- U.S. senators announce campus sexual assault legislation
- Tufts University, Federal Officials Resolve Title IX Standoff
- McCaskill says her survey shows colleges 'falling short' on dealing with sex assaults
- U.S. civil rights office finds Title IX violations at VMI and settles with Tufts
- McCaskill: Campus sexual assault legislation coming after August recess
- White House calls on colleges to do more to combat sexual assault
- Federal campus safety rules reignite debate over standard of evidence
- Some colleges embrace, tepidly, federal scrutiny on campus sexual assaults
OCR in the Hot Seat
A heated Congressional exchange raises the question: does the U.S. government need more power to hold colleges accountable for handling sexual assault cases, or has it already overstepped its authority?
WASHINGTON -- Does the federal government need more power to go after colleges that mishandle sexual assault cases, or has it already overstepped its authority in telling colleges how to handle those cases?
That was the question raised Thursday by a pair of heated exchanges between a senior Department of Education official and the top two lawmakers on the Senate education committee during a Higher Education Act reauthorization hearing.
Catherine E. Lhamon, the assistant secretary of education for civil rights, faced pointed questions from Senator Tom Harkin, the Democrat who chairs the committee, about whether the Education Department had enough tools to enforce Title IX, the federal anti-discrimination law that has implications for how colleges handle sexual assault cases.
The only penalty that the Education Department can impose on a college for not complying with Title IX is a complete removal of federal funds.
Harkin asked whether the department needed the authority to impose less drastic and more intermediate fines. That idea has also been floated by Senator Claire McCaskill, the Missouri Democrat who is working with several other lawmakers on new legislation to combat campus sexual assault.
“I think I have all the authority I need. It’s not my view that we lack a tool that is meaningful for us,” Lhamon said. She added: “The importance of the threat of withholding federal funds is something that should not be undermined, and that is something that has been an effective tool for us.”
“I’m not certain that it is a very good option,” Harkin responded. He said that many victims’ advocates have pushed for the department to have the authority to require Title IX violators to divert funds to prevention or training programs.
Lhamon said that while the department has never exercised its authority to cut off federal funds from a college for Title IX violations, it serves as important leverage in negotiating with colleges. The threat of a loss of federal funds has prompted colleges to work with the department to make changes, she said.
Lhamon said that her office’s tussle with Tufts University earlier this year was “the best example of how well that tool is working for us.”
In that case, the Education Department’s Office for Civil Rights found that Tufts’s policies for sexual assault had violated Title IX. Surprised by and unhappy with that finding, Tufts withdrew its signature from an earlier agreement with the department to settle the case. After Lhamon sent the university a letter threatening to initiate a termination of its federal funding, Tufts relented and recommitted to the settlement.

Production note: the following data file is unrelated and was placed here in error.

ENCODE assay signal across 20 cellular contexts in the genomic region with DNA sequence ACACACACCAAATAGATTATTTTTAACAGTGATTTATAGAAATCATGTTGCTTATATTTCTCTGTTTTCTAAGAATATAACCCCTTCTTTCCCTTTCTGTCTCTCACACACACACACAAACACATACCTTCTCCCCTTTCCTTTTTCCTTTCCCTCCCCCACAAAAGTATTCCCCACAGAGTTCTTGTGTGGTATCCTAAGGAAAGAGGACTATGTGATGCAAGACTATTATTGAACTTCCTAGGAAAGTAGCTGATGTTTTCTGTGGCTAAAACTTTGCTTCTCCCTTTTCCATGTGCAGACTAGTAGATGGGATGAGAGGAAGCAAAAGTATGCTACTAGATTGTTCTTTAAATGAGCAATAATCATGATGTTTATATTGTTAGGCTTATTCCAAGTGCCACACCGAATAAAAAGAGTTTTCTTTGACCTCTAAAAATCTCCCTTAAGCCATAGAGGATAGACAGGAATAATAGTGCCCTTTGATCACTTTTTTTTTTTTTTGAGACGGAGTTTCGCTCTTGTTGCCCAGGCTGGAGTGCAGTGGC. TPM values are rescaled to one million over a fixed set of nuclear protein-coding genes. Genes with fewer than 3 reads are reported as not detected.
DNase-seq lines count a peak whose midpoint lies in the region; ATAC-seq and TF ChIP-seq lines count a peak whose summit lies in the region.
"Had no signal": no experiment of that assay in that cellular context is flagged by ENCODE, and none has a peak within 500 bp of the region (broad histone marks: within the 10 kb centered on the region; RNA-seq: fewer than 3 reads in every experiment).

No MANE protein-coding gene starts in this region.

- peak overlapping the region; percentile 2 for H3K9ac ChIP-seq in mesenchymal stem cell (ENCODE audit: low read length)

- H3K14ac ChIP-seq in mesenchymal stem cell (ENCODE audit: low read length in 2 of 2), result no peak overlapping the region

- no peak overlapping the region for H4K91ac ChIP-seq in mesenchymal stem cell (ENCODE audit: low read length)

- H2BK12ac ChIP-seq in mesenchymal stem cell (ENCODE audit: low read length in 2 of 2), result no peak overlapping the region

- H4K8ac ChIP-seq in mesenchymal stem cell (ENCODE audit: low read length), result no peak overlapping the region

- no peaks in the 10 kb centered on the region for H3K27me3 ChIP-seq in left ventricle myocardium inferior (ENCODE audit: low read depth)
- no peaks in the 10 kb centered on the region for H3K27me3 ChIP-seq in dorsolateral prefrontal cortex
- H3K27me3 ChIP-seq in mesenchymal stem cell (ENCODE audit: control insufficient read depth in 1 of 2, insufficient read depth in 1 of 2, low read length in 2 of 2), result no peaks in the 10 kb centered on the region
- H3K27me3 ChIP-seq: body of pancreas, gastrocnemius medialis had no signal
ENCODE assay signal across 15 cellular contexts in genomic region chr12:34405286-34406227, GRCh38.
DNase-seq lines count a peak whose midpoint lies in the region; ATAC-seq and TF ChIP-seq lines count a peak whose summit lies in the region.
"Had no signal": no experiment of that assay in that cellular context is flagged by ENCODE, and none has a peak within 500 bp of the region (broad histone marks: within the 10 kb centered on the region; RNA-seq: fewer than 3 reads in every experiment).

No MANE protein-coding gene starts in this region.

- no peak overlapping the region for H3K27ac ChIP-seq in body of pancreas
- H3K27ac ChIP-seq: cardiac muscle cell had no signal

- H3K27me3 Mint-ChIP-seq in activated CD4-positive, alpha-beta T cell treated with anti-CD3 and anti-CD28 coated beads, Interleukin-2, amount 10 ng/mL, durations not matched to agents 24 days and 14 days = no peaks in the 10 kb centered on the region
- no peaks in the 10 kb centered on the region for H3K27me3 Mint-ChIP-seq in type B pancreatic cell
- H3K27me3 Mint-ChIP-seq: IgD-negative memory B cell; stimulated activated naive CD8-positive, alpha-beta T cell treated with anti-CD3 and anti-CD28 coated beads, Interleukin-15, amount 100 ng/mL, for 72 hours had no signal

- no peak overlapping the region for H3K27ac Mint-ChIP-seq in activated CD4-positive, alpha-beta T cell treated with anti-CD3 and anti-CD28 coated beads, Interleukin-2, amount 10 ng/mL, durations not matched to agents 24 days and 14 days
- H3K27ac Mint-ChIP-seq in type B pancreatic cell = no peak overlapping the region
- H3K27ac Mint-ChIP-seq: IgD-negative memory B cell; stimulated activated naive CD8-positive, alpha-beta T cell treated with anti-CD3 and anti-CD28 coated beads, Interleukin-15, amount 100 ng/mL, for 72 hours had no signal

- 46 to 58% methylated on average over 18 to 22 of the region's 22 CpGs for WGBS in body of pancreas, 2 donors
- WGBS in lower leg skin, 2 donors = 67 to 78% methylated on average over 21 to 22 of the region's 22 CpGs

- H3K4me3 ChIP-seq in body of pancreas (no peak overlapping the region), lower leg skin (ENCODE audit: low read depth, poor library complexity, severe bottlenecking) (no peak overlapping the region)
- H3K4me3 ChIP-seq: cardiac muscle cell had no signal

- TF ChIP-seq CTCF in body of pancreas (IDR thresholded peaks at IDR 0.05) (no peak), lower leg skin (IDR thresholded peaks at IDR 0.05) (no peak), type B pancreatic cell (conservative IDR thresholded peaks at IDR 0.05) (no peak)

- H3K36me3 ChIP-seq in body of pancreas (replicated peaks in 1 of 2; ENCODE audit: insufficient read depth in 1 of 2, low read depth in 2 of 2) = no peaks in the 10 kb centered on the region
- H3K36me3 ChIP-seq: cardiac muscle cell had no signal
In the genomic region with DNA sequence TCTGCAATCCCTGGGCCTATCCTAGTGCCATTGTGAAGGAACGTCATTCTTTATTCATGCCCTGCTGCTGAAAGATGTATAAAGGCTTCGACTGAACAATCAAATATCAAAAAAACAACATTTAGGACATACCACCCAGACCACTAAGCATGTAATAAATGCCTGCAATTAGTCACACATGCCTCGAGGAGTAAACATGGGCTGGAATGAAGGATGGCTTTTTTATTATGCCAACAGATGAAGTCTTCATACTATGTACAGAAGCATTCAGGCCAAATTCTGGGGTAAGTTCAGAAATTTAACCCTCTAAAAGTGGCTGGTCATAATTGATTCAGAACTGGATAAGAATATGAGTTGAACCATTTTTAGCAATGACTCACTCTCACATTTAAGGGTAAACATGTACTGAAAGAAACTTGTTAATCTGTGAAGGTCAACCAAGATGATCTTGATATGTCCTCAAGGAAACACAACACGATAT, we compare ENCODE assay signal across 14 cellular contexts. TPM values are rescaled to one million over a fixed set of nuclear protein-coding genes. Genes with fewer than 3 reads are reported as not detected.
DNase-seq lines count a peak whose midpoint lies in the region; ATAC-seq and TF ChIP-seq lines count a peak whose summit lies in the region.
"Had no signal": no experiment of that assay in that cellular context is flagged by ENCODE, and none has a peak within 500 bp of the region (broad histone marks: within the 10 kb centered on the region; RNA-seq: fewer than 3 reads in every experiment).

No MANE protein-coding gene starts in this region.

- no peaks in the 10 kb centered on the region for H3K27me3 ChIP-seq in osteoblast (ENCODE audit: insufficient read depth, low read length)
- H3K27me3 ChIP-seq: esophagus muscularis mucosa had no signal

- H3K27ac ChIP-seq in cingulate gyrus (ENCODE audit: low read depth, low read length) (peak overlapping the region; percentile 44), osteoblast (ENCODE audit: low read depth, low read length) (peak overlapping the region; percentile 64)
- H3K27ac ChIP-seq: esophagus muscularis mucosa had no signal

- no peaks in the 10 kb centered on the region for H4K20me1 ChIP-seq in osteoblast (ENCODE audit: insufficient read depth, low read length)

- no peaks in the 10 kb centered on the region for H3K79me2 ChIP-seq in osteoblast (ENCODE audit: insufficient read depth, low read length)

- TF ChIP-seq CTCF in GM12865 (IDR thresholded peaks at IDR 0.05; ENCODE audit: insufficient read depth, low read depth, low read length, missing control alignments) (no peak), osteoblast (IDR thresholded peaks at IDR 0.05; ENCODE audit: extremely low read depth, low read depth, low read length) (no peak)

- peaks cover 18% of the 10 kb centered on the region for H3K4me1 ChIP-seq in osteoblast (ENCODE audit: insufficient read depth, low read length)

Some victims’ advocates have said that the Education Department should impose penalties -- monetary or otherwise -- on colleges that it determines violated Title IX, instead of always negotiating a settlement. Under current law, the department is required to try to negotiate a voluntary settlement.
Across the aisle, meanwhile, Senator Lamar Alexander, the top Republican on the panel, pushed back against the federal government’s role in telling colleges how to handle sexual assault cases.
He suggested that the Obama administration had overstepped its authority in providing official guidance to institutions on how they must handle sexual assault cases. A landmark piece of such guidance in 2011 raised the bar for what colleges must do in sexual assault cases in order to comply with Title IX. The administration earlier this year released a question-and-answer document to further clarify the 2011 guidance.
“You’re just making an edict without any chance for public comment, without any regulatory approval,” Alexander said, noting that he thought that sub-regulatory guidance was a problem across other agencies as well.
“What you’re doing is writing out detailed guidance for 22 million students on 7,200 campuses and it could be your whim, your idea,” he told Lhamon. “We make the law, you don’t make the law.”
Lhamon said that her confirmation by the Senate gave her the authority to offer guidance to institutions about what the law says.
“Those are not just my opinions; that is actually what the law is,” she said. “It’s an explanation of what Title IX means on campus.”
Warning To Colleges
In her testimony before the panel on Thursday, Lhamon also touted the Obama administration’s efforts to combat campus sexual assault.
She also indicated that the administration’s crackdown on institutions for Title IX sexual assault violations would continue.
“Some schools are still failing their students by responding inadequately to sexual assaults on campus,” she told the panel. “For those schools, my office and this administration have made it clear that the time for delay is over.”
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